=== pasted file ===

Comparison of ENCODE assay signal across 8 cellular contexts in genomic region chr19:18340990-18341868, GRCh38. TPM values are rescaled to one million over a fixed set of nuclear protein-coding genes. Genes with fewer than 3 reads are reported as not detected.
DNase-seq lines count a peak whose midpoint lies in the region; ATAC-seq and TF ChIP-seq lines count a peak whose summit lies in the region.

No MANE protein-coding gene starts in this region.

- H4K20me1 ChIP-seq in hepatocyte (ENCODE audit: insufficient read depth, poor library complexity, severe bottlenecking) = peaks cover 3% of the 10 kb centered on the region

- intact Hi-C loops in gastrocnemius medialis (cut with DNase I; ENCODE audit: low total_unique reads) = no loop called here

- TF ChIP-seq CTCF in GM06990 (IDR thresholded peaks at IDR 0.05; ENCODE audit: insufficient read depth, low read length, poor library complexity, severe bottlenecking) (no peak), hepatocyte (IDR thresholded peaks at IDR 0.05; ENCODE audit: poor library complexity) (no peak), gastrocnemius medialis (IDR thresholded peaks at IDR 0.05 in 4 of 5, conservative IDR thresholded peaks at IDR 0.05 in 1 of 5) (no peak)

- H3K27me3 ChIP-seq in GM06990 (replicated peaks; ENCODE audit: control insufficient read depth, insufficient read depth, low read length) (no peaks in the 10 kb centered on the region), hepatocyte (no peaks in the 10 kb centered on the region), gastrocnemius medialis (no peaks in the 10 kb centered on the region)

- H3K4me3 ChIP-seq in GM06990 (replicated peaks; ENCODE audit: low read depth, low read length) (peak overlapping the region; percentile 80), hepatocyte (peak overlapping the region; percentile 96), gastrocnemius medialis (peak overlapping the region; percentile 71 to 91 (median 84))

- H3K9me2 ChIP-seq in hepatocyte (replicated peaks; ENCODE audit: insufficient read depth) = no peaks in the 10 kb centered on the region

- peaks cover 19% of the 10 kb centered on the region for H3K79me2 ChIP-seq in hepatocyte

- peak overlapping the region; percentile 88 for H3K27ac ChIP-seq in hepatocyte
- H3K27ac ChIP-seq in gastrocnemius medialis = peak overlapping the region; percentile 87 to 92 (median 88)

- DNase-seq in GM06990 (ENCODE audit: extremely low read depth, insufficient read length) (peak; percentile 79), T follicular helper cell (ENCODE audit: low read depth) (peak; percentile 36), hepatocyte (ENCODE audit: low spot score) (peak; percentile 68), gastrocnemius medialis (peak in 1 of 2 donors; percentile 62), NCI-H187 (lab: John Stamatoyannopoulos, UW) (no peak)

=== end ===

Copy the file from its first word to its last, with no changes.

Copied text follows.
Comparison of ENCODE assay signal across 8 cellular contexts in genomic region chr19:18340990-18341868, GRCh38. TPM values are rescaled to one million over a fixed set of nuclear protein-coding genes. Genes with fewer than 3 reads are reported as not detected.
DNase-seq lines count a peak whose midpoint lies in the region; ATAC-seq and TF ChIP-seq lines count a peak whose summit lies in the region.

No MANE protein-coding gene starts in this region.

- H4K20me1 ChIP-seq in hepatocyte (ENCODE audit: insufficient read depth, poor library complexity, severe bottlenecking) = peaks cover 3% of the 10 kb centered on the region

- intact Hi-C loops in gastrocnemius medialis (cut with DNase I; ENCODE audit: low total_unique reads) = no loop called here

- TF ChIP-seq CTCF in GM06990 (IDR thresholded peaks at IDR 0.05; ENCODE audit: insufficient read depth, low read length, poor library complexity, severe bottlenecking) (no peak), hepatocyte (IDR thresholded peaks at IDR 0.05; ENCODE audit: poor library complexity) (no peak), gastrocnemius medialis (IDR thresholded peaks at IDR 0.05 in 4 of 5, conservative IDR thresholded peaks at IDR 0.05 in 1 of 5) (no peak)

- H3K27me3 ChIP-seq in GM06990 (replicated peaks; ENCODE audit: control insufficient read depth, insufficient read depth, low read length) (no peaks in the 10 kb centered on the region), hepatocyte (no peaks in the 10 kb centered on the region), gastrocnemius medialis (no peaks in the 10 kb centered on the region)

- H3K4me3 ChIP-seq in GM06990 (replicated peaks; ENCODE audit: low read depth, low read length) (peak overlapping the region; percentile 80), hepatocyte (peak overlapping the region; percentile 96), gastrocnemius medialis (peak overlapping the region; percentile 71 to 91 (median 84))

- H3K9me2 ChIP-seq in hepatocyte (replicated peaks; ENCODE audit: insufficient read depth) = no peaks in the 10 kb centered on the region

- peaks cover 19% of the 10 kb centered on the region for H3K79me2 ChIP-seq in hepatocyte

- peak overlapping the region; percentile 88 for H3K27ac ChIP-seq in hepatocyte
- H3K27ac ChIP-seq in gastrocnemius medialis = peak overlapping the region; percentile 87 to 92 (median 88)

- DNase-seq in GM06990 (ENCODE audit: extremely low read depth, insufficient read length) (peak; percentile 79), T follicular helper cell (ENCODE audit: low read depth) (peak; percentile 36), hepatocyte (ENCODE audit: low spot score) (peak; percentile 68), gastrocnemius medialis (peak in 1 of 2 donors; percentile 62), NCI-H187 (lab: John Stamatoyannopoulos, UW) (no peak)